Investing in staff: How hiring apprentices changed our printing business

The Custom Planet team
The Custom Planet team

Andrew Dark, managing director of printwear and branding specialist Custom Planet, shares his thoughts on how hiring apprentices can change your business.

Custom Planet was founded in my bedroom while I was at university. The business has since grown to 11 employees, something which I believe could not have been done without utilising apprentices.

Of the 11 employees currently working here at Custom Planet, two are current apprentices and two are former apprentices hired full time after their year came to an end. Over a third of the current workforce has therefore come through an apprenticeship scheme and, simply put, they have changed our business.

Placing trust

In my opinion, if you place your trust in young people and give them a chance, they almost invariably rise up to the occasion and often even exceed your expectations.

Of course, given the history of the company, it has been easy for me to place my faith in young people. As I was a student when I started Custom Planet, I don’t have the distrust of young workers that many employers unfortunately share. In my opinion this is a real shame, as many companies are completely missing out on the chance to nurture some great talent.

In my experience, your employees will live up to (or in some cases down to) whatever standards you set. Give young people all of the training they need to excel in a role, and they’re just as likely to succeed as an older employee. Furthermore, given the outlay you’re saving by hiring an apprentice rather than a member of staff on a full-time wage, you can afford for them to take a bit longer to get to grips with the job.

Provide everything needed to succeed

The key to getting the most from your apprentices, however, is to make sure you provide them with everything they need to succeed in the role. Many employers get young people in on apprentice wages for cheap labour rather than providing them with the training they need to succeed in the role. This is not only bordering on immoral, but also a total waste of potential. If you provide your apprentices with the infrastructure to succeed by giving them room to try things and occasionally fail they always respond with a level of maturity beyond their years. On the other hand, if you just use the apprentice scheme as a way to get cheap labour, your company won’t benefit nearly as much.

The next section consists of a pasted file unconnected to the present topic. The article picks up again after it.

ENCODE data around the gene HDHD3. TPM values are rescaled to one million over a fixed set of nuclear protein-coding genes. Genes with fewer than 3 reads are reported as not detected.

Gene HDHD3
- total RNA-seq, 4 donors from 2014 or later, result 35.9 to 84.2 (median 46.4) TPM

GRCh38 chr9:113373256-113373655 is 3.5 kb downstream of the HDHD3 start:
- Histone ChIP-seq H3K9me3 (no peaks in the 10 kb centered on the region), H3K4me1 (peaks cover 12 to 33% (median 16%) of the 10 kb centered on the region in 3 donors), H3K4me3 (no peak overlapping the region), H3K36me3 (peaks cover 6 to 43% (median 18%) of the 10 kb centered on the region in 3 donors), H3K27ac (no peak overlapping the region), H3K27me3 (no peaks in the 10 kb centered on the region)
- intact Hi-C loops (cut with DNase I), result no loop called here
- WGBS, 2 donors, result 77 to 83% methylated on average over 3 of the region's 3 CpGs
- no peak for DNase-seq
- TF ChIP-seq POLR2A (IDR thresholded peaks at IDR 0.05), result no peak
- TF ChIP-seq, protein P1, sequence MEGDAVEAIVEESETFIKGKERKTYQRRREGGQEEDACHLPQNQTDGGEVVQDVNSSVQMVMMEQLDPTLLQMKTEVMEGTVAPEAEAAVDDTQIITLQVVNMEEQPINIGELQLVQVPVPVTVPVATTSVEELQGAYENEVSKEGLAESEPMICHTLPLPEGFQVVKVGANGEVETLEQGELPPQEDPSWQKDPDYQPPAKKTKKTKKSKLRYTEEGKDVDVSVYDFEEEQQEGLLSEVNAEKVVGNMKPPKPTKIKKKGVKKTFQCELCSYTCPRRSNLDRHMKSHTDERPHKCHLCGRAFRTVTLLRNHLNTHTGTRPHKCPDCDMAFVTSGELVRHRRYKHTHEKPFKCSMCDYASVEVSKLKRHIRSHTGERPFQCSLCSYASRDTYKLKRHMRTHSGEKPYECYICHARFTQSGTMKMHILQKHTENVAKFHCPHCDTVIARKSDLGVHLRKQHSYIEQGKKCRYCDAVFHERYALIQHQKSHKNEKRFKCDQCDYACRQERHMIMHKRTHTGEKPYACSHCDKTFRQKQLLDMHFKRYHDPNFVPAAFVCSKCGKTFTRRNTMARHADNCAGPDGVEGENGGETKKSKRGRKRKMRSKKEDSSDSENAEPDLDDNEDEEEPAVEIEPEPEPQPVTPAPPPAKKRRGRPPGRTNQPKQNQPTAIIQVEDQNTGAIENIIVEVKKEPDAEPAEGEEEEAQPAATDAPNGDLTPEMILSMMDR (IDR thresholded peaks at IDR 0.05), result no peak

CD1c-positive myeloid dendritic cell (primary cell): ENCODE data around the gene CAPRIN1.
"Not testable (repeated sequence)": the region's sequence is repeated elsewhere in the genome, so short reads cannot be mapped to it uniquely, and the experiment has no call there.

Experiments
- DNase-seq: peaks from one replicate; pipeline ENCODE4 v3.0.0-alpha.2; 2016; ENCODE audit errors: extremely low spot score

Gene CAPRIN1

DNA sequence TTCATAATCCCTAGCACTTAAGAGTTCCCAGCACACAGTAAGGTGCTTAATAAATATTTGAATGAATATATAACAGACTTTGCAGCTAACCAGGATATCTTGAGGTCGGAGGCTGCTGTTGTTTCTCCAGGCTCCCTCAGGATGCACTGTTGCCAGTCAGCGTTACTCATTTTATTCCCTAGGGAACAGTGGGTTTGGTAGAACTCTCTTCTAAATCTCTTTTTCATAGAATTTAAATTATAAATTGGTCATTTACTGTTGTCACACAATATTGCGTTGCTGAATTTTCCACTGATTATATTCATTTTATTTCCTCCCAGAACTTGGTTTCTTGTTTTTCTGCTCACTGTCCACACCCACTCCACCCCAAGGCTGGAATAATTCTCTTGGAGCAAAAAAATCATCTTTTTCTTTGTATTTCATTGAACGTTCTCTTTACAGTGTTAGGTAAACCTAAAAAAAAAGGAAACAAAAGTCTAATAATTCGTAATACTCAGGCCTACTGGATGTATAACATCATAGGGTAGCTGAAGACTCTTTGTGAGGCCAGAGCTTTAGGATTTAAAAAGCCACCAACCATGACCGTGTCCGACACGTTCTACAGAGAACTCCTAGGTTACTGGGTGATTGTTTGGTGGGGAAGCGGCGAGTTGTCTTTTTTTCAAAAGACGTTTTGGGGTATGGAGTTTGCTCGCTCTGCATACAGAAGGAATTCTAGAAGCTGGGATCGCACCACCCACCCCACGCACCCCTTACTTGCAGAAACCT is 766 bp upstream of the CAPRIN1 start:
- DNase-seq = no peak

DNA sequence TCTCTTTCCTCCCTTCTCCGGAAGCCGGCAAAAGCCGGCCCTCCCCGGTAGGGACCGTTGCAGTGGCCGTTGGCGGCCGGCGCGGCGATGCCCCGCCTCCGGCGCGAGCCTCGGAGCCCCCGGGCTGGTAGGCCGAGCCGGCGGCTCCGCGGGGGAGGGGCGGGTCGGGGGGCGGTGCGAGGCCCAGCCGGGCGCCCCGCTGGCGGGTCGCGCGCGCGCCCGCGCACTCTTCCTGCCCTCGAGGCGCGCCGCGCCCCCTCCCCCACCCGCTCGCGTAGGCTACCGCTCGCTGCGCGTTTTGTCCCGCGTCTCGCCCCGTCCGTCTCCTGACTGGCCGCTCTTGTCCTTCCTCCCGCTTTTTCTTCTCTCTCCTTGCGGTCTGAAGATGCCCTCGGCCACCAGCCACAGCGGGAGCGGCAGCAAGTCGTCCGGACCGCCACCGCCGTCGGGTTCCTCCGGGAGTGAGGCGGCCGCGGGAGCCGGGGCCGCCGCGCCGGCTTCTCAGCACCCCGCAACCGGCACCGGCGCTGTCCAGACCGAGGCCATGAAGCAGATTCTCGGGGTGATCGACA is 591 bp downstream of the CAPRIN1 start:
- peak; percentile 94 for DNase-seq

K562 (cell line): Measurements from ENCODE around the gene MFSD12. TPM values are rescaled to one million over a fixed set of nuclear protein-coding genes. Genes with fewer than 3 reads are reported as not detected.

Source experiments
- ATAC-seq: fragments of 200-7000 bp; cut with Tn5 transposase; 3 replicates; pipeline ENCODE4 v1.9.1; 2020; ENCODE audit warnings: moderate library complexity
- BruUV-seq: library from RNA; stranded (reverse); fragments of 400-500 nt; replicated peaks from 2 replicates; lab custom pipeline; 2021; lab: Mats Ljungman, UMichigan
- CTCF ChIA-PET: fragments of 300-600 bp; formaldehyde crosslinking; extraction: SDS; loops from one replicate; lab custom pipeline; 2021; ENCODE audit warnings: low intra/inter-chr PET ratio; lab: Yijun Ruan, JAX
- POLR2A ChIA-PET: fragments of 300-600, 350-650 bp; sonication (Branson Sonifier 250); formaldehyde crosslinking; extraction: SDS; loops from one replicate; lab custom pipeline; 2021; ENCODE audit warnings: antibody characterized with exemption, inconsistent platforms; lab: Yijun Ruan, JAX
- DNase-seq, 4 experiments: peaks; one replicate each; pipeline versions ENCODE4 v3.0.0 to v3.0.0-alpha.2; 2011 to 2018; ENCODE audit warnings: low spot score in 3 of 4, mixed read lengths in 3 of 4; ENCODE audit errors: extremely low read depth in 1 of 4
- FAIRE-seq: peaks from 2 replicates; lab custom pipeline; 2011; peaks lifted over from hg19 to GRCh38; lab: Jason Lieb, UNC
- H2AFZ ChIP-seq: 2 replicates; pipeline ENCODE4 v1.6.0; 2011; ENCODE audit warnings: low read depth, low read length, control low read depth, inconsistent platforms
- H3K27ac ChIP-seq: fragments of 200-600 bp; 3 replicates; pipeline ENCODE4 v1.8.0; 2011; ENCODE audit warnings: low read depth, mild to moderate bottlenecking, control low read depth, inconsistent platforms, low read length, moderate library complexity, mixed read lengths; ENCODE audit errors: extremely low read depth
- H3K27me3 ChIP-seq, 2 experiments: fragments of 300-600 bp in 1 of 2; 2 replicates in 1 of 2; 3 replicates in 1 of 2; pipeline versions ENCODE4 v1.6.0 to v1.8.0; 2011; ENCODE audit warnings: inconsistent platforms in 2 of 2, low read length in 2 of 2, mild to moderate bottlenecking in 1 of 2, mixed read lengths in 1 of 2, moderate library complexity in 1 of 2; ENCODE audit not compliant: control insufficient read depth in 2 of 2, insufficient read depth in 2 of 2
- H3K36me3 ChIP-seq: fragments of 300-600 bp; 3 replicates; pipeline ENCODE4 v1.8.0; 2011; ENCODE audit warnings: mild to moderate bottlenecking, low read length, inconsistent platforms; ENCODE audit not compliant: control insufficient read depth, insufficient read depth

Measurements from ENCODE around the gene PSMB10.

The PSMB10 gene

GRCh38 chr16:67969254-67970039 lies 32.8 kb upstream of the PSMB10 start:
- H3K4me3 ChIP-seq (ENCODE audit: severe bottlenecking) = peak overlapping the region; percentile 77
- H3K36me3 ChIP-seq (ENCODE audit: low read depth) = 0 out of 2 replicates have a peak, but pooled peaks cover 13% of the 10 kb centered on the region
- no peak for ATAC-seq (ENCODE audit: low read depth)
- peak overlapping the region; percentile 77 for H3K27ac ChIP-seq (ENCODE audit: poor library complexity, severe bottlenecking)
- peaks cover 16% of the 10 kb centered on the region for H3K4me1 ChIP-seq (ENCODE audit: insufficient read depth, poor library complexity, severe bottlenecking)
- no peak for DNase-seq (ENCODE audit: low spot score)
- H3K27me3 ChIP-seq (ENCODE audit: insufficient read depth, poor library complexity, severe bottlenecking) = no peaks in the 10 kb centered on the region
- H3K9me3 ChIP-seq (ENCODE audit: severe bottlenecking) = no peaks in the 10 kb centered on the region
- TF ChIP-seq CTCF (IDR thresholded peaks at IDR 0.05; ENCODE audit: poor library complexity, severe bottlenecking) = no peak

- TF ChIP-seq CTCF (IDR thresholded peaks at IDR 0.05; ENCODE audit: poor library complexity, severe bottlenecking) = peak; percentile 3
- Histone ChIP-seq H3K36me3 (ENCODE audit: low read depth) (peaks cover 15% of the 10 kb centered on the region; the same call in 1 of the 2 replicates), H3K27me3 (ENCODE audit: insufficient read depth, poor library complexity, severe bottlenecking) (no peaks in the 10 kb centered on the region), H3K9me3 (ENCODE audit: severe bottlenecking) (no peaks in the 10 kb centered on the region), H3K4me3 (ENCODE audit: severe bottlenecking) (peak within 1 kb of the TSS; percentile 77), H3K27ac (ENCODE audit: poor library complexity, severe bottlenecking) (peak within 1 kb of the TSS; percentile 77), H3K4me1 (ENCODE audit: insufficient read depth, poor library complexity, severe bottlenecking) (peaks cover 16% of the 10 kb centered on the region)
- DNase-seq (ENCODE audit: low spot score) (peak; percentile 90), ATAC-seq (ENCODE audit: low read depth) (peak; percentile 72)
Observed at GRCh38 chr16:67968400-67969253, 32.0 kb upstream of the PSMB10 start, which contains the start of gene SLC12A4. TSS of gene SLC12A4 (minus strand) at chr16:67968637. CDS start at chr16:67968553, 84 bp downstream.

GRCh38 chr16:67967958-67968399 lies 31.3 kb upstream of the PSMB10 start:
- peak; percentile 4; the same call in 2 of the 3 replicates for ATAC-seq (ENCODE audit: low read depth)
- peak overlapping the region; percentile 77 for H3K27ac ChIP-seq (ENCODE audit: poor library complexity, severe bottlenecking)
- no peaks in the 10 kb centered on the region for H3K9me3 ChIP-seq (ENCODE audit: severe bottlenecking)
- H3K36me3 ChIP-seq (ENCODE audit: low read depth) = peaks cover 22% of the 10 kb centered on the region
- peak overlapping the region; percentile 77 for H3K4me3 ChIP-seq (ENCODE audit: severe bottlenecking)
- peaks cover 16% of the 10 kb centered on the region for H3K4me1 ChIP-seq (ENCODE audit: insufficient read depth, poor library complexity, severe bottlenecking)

One obvious way you can benefit from fully embracing the apprenticeship scheme is by creating readymade employees for yourself over the course of the year. By embracing the opportunity to give young people a trial run before investing in them as a full-time employee, you can train them up to the level that they can come into the job and be running at full pace straight away. In an industry such as garment decoration, where it takes a few months to get new workers up and running on the different machines, this is a great boon.

A less obvious benefit that you’ll find if you embrace the apprenticeship scheme is the chance to refine your training processes. If there are aspects of the job that new apprentices frequently struggle to learn, then try to alter the way you teach it and see if you can make it easier for them. Furthermore, consistently ask your apprentices for feedback on the training you’re giving them, and use this to make the process more efficient each year.

Provide feedback

When new apprentices come in, it can be a great chance to give your full-time employees the opportunity to experience the managerial side of things, if they’re interested in doing so. For example, you could let one of your trusted members of staff take the reins and train the apprentices, or have each member of your team train them in an area that they’re strong in.

This will not only give the new starters a chance to get to know the team better, but also show your employees how much you trust them. In addition, it will help them gain managerial experience in a safe environment. Give your staff plenty of feedback on the training they provide, and they may thrive under the conditions and make themselves an obvious candidate for a managerial role.

With so many industries currently suffering from a severe skills shortage, getting apprentices in and spending a year training them up to the required level can often be the only way of acquiring staff with the adequate skills. This has definitely been the case for us, as it can be a real struggle to hire people who have the relevant experience straight off the bat in our industry due to the specialist nature of the equipment used. As everyone who steps in to our factory for the first time is essentially starting from blank slate, it’s often much more cost efficient to get apprentices in, as full-time members of staff coming in from another industry can take just as long to learn the processes on a much higher wage.

While relying so heavily on apprentices may not be the right fit for your business, keep our company’s story in mind when it comes time to hire your next members of staff, and if you haven’t already, consider bringing in some apprentices.

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